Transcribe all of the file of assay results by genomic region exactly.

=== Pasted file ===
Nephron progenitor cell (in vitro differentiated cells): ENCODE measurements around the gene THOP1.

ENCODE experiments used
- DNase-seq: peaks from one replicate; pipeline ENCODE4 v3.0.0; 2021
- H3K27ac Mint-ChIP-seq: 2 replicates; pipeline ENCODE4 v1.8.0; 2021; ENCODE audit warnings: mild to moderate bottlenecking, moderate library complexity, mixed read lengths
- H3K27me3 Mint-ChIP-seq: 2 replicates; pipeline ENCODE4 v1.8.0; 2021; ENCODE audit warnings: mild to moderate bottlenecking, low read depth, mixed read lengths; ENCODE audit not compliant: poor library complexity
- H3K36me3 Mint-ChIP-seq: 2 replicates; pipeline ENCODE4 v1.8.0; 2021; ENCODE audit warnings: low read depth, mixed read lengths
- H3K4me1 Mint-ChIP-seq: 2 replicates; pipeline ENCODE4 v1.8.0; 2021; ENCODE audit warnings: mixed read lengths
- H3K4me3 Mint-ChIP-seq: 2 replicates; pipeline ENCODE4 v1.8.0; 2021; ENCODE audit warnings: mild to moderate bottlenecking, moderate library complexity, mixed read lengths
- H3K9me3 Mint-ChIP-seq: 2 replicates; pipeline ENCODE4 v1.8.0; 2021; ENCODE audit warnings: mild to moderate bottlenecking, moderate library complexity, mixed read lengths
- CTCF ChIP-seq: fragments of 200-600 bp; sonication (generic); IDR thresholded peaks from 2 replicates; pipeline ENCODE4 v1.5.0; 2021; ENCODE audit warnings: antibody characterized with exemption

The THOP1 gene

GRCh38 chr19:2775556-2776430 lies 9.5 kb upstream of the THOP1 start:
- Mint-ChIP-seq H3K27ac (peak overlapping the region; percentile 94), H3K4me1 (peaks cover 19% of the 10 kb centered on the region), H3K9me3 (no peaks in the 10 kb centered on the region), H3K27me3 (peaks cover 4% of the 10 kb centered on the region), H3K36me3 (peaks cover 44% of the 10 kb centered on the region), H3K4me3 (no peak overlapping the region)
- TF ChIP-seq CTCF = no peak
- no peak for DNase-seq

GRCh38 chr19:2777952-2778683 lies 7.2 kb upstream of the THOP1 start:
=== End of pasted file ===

Nephron progenitor cell (in vitro differentiated cells): ENCODE measurements around the gene THOP1.

ENCODE experiments used
- DNase-seq: peaks from one replicate; pipeline ENCODE4 v3.0.0; 2021
- H3K27ac Mint-ChIP-seq: 2 replicates; pipeline ENCODE4 v1.8.0; 2021; ENCODE audit warnings: mild to moderate bottlenecking, moderate library complexity, mixed read lengths
- H3K27me3 Mint-ChIP-seq: 2 replicates; pipeline ENCODE4 v1.8.0; 2021; ENCODE audit warnings: mild to moderate bottlenecking, low read depth, mixed read lengths; ENCODE audit not compliant: poor library complexity
- H3K36me3 Mint-ChIP-seq: 2 replicates; pipeline ENCODE4 v1.8.0; 2021; ENCODE audit warnings: low read depth, mixed read lengths
- H3K4me1 Mint-ChIP-seq: 2 replicates; pipeline ENCODE4 v1.8.0; 2021; ENCODE audit warnings: mixed read lengths
- H3K4me3 Mint-ChIP-seq: 2 replicates; pipeline ENCODE4 v1.8.0; 2021; ENCODE audit warnings: mild to moderate bottlenecking, moderate library complexity, mixed read lengths
- H3K9me3 Mint-ChIP-seq: 2 replicates; pipeline ENCODE4 v1.8.0; 2021; ENCODE audit warnings: mild to moderate bottlenecking, moderate library complexity, mixed read lengths
- CTCF ChIP-seq: fragments of 200-600 bp; sonication (generic); IDR thresholded peaks from 2 replicates; pipeline ENCODE4 v1.5.0; 2021; ENCODE audit warnings: antibody characterized with exemption

The THOP1 gene

GRCh38 chr19:2775556-2776430 lies 9.5 kb upstream of the THOP1 start:
- Mint-ChIP-seq H3K27ac (peak overlapping the region; percentile 94), H3K4me1 (peaks cover 19% of the 10 kb centered on the region), H3K9me3 (no peaks in the 10 kb centered on the region), H3K27me3 (peaks cover 4% of the 10 kb centered on the region), H3K36me3 (peaks cover 44% of the 10 kb centered on the region), H3K4me3 (no peak overlapping the region)
- TF ChIP-seq CTCF = no peak
- no peak for DNase-seq

GRCh38 chr19:2777952-2778683 lies 7.2 kb upstream of the THOP1 start: